The authors wrote a series of business problems, some involving risk of financial loss, and others involving uncertainty of workers dying or getting cancer. They administered these written problems to successful entrepreneurs (n = 4) and seasoned bankers (n = 4) who were recruited from continuing education participants and alumni of Carnegie Mellon University. The authors used verbal think-aloud protocols to analyze participants’ responses and thought processes to the written problems. Through cluster and protocol analyses, the authors concluded that entrepreneurs and bankers conceptualize risk and uncertainty differently. Bankers tend to hold returns fixed and try to decrease risk, while entrepreneurs accept the given levels of risk and focus on increasing returns. When confronting potential cancer or death due to carcinogens and other hazards in the workplace, bankers spoke in the third person and restricted their problem space to financial, legal, and ethical issues, often refusing to make a decision; contrastingly, entrepreneurs put their personal values first and looked for external solutions (e.g., being acquired by a larger company) to provide the millions of dollars required to improve safety.

Contribution to the Field

Methodologically, this article contributed by using a qualitative approach, which is unusual in finance and economics. The stark conceptual differences that emerged from protocol analysis of the bankers as compared to the entrepreneurs contributes to future studies of different financial perspectives, and more broadly, to management and leadership studies. Moreover, the business problems the authors developed are of value, although unfortunately from a web search it appears no one else has ever used these problems in the 21 years since this article’s acceptance.

Strengths and Weaknesses

Ericsson (2002) says a protocol analysis should ideally include other indicators like response times and brain activity. While the authors verbal coding and analysis was parsimonious yet sufficiently detailed, they did not include any information on how long respondents took on each question nor the entire instrument. One strength was that many utterances along each cluster dimension were included in Table 1, although the amount of time respondents spent pondering the problems could also have been included. However, the inclusion of quantitative participant-level statistics in Tables 3–4 is laudable and should be followed by other qualitative researchers, albeit the value here is dubious due to the small amount of data.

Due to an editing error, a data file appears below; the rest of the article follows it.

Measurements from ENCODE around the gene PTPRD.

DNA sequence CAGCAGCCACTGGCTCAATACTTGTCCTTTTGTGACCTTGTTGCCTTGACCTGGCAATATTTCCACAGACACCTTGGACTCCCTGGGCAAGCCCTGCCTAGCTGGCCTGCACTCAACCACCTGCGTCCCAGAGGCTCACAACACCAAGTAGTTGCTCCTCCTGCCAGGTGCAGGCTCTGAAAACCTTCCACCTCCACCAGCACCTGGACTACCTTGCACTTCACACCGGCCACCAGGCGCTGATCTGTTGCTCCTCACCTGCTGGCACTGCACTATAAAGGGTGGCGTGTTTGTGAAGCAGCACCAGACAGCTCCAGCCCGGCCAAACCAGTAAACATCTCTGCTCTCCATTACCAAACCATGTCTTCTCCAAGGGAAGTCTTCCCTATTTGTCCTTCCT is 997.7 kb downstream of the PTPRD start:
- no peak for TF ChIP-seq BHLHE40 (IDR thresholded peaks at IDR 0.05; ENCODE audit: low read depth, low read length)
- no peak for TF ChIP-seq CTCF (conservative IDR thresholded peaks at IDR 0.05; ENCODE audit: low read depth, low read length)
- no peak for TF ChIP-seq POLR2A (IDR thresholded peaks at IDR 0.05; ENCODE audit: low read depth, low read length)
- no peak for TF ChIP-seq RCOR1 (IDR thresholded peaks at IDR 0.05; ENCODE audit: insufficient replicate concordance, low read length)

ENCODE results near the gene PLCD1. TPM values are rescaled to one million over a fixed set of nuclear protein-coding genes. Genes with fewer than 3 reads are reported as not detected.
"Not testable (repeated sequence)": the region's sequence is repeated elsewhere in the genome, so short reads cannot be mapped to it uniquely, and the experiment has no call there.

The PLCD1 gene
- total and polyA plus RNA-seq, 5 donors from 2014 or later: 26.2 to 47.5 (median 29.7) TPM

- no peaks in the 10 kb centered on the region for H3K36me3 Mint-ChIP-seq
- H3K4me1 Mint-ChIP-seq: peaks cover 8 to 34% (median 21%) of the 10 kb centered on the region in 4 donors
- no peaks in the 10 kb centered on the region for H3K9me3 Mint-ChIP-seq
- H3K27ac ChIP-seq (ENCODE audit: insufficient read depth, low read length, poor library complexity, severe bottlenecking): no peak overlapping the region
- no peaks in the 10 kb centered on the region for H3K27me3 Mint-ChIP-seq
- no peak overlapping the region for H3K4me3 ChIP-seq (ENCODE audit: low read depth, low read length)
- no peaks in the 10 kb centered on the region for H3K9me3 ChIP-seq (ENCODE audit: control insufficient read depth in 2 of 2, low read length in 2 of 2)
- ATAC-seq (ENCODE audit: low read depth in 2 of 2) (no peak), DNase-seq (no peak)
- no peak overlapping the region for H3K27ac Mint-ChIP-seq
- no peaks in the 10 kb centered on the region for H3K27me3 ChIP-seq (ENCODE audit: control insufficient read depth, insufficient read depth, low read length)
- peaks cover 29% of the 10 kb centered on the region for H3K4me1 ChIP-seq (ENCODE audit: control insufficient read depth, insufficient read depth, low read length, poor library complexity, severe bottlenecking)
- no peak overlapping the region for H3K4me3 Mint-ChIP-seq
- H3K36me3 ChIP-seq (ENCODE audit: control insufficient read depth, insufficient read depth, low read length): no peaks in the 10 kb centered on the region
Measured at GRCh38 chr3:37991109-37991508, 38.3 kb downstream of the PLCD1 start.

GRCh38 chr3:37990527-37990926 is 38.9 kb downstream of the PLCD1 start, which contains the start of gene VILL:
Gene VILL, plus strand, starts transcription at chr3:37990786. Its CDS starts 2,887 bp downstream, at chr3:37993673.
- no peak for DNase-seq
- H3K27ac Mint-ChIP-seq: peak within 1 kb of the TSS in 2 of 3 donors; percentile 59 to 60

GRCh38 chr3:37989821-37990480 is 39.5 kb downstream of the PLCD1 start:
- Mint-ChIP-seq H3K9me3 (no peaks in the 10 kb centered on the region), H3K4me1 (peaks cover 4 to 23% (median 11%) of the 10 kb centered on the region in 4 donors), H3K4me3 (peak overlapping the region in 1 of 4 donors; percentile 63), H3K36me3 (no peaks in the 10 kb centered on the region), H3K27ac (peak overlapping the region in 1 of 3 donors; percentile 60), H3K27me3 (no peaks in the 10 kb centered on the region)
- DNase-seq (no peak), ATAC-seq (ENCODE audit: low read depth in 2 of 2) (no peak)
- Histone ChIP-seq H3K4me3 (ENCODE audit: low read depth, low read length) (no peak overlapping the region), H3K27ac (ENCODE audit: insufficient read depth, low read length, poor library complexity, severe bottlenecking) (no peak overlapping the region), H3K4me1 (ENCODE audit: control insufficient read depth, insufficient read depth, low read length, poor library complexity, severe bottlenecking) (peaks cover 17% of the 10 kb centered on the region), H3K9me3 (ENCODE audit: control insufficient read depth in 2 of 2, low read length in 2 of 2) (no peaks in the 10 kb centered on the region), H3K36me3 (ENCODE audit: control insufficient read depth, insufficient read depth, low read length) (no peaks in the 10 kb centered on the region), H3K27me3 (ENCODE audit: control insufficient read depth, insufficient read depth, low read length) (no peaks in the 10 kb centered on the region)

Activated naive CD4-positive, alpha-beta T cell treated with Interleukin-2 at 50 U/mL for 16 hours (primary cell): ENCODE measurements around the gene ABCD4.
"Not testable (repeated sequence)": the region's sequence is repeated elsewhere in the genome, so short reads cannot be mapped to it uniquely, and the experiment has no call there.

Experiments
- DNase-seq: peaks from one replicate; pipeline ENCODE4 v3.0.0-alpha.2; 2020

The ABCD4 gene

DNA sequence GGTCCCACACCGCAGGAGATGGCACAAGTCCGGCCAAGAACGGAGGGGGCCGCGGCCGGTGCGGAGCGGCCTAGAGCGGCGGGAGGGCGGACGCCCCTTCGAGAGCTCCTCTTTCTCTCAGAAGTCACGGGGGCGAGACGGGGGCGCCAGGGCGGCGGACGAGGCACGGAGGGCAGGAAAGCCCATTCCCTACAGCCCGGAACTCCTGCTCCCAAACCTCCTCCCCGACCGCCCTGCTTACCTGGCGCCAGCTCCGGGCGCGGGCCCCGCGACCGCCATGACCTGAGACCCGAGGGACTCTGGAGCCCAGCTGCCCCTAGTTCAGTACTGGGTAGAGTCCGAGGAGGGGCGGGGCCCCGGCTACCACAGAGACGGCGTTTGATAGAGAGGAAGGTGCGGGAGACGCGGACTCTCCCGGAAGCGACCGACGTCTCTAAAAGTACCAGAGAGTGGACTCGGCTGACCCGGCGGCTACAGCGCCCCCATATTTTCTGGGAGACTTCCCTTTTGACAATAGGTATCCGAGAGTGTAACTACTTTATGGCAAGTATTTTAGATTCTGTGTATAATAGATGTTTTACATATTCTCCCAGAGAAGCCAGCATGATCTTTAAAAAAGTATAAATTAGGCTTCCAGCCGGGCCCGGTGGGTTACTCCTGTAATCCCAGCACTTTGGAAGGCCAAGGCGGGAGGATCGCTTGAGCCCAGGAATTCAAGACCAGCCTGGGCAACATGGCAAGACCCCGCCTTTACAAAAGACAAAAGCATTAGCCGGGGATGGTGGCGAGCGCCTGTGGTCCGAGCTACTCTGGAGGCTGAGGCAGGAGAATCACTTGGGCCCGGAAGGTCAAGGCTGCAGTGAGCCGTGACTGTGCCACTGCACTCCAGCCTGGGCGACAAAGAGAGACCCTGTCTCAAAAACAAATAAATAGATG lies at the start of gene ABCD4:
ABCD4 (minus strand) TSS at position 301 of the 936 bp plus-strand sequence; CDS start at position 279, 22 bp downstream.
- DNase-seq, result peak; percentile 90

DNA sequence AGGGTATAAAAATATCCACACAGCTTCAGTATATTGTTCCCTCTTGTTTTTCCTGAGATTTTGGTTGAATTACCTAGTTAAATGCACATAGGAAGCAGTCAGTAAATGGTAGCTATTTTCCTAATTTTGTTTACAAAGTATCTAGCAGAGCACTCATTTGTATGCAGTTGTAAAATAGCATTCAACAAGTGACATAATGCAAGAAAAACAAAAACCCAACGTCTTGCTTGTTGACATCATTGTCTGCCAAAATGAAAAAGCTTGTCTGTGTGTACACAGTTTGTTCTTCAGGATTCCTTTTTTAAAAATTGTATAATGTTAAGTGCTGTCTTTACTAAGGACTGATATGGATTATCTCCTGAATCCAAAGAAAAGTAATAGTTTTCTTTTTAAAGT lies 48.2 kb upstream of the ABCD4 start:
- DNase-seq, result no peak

In delivering the instrument, procedural rigor was lacking. This is abundantly clear in Appendix A, where Banker 2 mistook an amount in Problem 5 to be $1 million instead of $5 million, because “apparently he was given the copy of the problems used by the previous subject who, after completing the protocol, had discussed the possibility of making it one million and had changed the number 5 to number 1” (pp. 224–225). Another oversight is that Appendix B: Results of Cluster Analysis only refers readers to statistics in Tables 3–4 which were included in Appendix A, but these tables should have been moved to Appendix B. Finally, participants may be identifiable—we know the entrepreneurs founded companies with $5–30 million annual revenues—but social desirability bias is never mentioned, despite the nature of the problems. Given the prestige of the journal and institution, these shortcomings are surprising.

There is no getting around the fact this was a convenience sample. Entrepreneurs who were participating in the authors’ continuing education program were solicited to participate, and bankers were alumni “selected based on geographical accessibility and convenience of scheduling” (p. 208). Moreover, the design of the study suggests the authors may have held a priori assumptions about the differences between bankers and entrepreneurs. Further, the writing and design of the problems, including rationale for offering only di- or trichotomous choices, is absent. It is not even clear the authors wrote the problems— “five problems were used” (p. 208) is what they state, although I surmise they wrote the problems based on an absence of web results when searching portions of the exact text of the problems, besides this article itself.

Nevertheless, this was a concise, enjoyable read that resulted in surprising findings and insights. For example, in Problem 1, I find bankers’ preference for Project 2 stunning given the high probability of low returns contrasted with only a 0.5–0.75% increase in summed returns, based on cumulative probability. Even with discretionary monies, accepting enormous uncertainty for such marginal gains seems overly rational—almost inhuman. Finally, it was smart of the authors to note that causality could flow counterintuitively—perhaps bankers self-select due to their pre-existing aversion to risk, rather than developing the aversion on the job?

Contribution to My Understanding

This article showed me that conducting a verbal protocol analysis is not an insurmountable challenge. The authors’ coding scheme was concise and readily accessible, while their consistent emphasis on participants’ quotes gave me a clear window into several perspectives and lines of reasoning. Moreover, the article made it starkly clear that qualitative research involves many value judgments—there were certainly hundreds of utterances the authors did not see fit to include, and a detailed copy of their encoding protocols is only available upon request. However, trusting in their judgments and techniques, I feel reading their selections and analyses is preferable to having the raw recordings or transcripts. Finally, I now understand that protocol analysis can be used not just for comparing experts and novices, but also different kinds of experts, and that many inferences can be inductively drawn from the results.

Writing on education, finance, psychology, et cetera